For many people, the money held in a pension is the only exposure they have to the ups and downs of financial markets.
Unlike those investing under their own steam - via an ISA or SIPP that they have set up, for example - those with only workplace pension investments may be unfamiliar with the feeling of watching their money fluctuate in value.
The wild movements in markets this year will have been unsettling for pension investors, and this appears to be borne out in results from recent research by Fidelity into attitudes to retirement saving.
Conducted after the initial big Covid-19-related falls earlier this year, the research asked pension savers about how confident they felt that they would secure a comfortable retirement. More than half - 51% - said their savings won’t meet their needs in retirement, with 48% saying they have experienced a drop in the value of their retirement savings following the pandemic.
Less than a third - 29% - believe they’ll have sufficient income to cover their retirement, and three-quarters are now considering other means of filling this retirement gap.
The picture that emerges is of a great pensions blackhole, which is being made worse by market falls that put a comfortable retirement even further out of reach.
But rather than being a cause of gloom, the results should be a prompt to take action. At whatever point in your working life you are, it is possible to dramatically improve your retirement prospects.
For younger people, those still with many years or decades until they retire, market movements as we have seen this year should be viewed pragmatically. Volatility may be uncomfortable at times but falls in prices mean that the contributions you make buy assets at lower prices and give those assets more room to grow into.
Markets will rise and fall as the years pass so you need to invest through the lean times in order to take advantage of the good times. The worst course you could have taken after the recent market fall would’ve been to sell out or cease contributions - by doing that you get all of the pain but none of the gain.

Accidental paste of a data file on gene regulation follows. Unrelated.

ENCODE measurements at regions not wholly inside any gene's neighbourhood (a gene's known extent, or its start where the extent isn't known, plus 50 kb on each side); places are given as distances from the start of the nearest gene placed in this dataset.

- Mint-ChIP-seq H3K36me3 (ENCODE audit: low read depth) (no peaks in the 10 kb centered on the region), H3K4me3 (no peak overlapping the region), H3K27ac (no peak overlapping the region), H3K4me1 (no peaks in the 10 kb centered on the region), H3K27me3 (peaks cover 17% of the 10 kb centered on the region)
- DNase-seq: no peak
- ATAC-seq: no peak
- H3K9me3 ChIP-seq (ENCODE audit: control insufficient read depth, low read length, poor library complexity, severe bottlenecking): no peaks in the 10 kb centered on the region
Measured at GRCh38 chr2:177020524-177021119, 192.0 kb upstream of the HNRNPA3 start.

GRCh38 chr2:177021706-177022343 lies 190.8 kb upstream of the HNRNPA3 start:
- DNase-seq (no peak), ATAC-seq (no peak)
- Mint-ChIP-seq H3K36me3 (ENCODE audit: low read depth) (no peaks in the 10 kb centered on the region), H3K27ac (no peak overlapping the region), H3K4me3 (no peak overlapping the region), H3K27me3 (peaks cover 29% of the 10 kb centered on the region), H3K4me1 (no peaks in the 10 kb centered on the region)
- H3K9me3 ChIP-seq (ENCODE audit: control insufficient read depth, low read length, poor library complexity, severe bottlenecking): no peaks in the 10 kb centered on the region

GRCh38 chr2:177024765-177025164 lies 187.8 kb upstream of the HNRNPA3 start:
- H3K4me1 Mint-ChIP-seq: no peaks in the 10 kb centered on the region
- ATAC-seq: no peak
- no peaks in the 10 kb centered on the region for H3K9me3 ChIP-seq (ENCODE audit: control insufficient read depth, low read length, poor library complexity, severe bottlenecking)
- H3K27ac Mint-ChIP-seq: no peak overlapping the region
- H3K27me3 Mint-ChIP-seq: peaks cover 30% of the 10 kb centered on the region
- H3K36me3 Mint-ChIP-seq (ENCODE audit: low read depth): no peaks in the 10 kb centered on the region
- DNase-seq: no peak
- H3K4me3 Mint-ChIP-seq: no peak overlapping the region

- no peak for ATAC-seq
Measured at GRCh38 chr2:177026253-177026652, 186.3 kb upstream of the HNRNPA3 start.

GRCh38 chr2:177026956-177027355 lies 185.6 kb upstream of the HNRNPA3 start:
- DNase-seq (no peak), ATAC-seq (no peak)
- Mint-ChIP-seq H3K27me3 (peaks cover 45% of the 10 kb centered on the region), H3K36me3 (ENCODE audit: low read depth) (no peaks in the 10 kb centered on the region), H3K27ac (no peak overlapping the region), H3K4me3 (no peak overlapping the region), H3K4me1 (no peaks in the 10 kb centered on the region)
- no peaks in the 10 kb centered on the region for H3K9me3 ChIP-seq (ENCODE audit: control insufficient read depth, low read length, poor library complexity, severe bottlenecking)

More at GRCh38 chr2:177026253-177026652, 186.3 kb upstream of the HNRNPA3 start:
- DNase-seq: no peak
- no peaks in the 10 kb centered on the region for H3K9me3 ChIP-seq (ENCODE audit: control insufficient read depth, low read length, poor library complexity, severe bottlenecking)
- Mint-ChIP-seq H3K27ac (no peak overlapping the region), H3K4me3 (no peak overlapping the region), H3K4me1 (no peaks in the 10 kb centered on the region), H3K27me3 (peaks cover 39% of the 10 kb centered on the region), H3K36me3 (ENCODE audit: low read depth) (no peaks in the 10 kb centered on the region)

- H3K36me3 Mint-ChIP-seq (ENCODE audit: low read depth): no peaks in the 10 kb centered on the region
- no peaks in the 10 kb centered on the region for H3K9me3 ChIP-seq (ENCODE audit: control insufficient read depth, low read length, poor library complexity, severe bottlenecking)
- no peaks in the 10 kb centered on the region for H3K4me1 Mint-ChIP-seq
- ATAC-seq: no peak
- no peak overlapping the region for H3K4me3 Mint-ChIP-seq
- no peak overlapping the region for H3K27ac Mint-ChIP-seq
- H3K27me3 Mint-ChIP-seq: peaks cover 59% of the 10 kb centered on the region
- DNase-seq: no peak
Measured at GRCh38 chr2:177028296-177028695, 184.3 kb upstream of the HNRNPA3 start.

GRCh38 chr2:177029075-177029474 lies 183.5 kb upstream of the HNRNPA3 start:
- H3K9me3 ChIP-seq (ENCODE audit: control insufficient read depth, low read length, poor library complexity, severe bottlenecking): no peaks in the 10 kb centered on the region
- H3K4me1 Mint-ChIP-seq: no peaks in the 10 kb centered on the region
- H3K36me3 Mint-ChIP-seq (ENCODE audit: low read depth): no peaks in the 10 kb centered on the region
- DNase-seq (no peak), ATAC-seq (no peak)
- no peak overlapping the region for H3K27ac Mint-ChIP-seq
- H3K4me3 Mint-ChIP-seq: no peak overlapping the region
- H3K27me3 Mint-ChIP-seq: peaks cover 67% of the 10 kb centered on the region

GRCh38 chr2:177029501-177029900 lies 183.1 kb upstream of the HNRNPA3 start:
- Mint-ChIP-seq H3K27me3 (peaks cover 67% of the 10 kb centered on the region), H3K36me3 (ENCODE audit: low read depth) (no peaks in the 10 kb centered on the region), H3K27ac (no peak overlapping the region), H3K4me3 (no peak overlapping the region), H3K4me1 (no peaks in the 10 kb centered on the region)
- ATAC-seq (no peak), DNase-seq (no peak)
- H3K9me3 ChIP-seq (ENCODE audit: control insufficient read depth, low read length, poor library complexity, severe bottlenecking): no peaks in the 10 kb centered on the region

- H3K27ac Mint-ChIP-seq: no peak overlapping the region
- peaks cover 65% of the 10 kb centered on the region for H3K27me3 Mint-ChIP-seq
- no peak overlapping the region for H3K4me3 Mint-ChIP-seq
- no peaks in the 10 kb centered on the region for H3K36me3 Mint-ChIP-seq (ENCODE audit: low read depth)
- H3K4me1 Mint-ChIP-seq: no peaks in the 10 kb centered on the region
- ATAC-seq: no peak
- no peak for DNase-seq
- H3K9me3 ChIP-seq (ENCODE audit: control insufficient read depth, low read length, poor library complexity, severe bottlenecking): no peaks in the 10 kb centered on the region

For those a little close to retirement, there is naturally less time in which to let asset price falls recover but there is still time to up contributions and ensure pension investments are diversified so that future periods of volatility are smoothed out.
Fidelity’s research also asked people how they planned to fund their retirement, other than through pension savings. That could mean inherited money, continuing work, rental income from a property or simply from the wealth of a spouse or partner.
Among those planning to retire within the next five years, almost half - 49% - said they planned on working part-time. Some 23% said they would be able to receive rental income from property and 18% said they would use inheritance. Just 13% said they were unsure how they generate retirement income, although this jumped to 25% when younger workers were included.
This spread of different sources of retirement income illustrates the reality for retirement now and in the future. It is likely to come from multiple sources, with one single source unlikely to provide all you need.
This is an important point to grasp about your own retirement planning - especially if you are worried that you will not meet your targets. Those behind on their pension saving can feel overwhelmed by the size of the task ahead of them. Building a retirement fund that can maintain your lifestyle in retirement is no mean feat even if you start at a young age, but starting later means the contributions you need to make can seem impossible.
But saving more - although vital - is only one lever you can pull to improve your chances - there are others as well. By mapping out what your retirement will look like, including the things you want to spend on and those you are happy to do without, you might find that you can live surprisingly cheaply. Working longer is no one’s idea of fun but if work is part-time and can fit around your retired life, it can actually be a great source of social contact and mental engagement, as well as being a source of income.
Planning for retirement is the subject of our Retirement Savings Guidelines which lay out how you can build your own retirement targets and a plan to meet them, even if you are making a late start.
Important information: The value of investments and the income from them, can go down as well as up, so you may get back less than you invest. Investors should note that the views expressed may no longer be current and may have already been acted upon. Tax treatment on ISAs and SIPPs depends on individual circumstances and all tax rules may change in the future. Withdrawals from a pension product will not be possible until you reach age 55. This information is not a personal recommendation for any particular investment. If you are unsure about the suitability of an investment you should speak to an authorised financial adviser.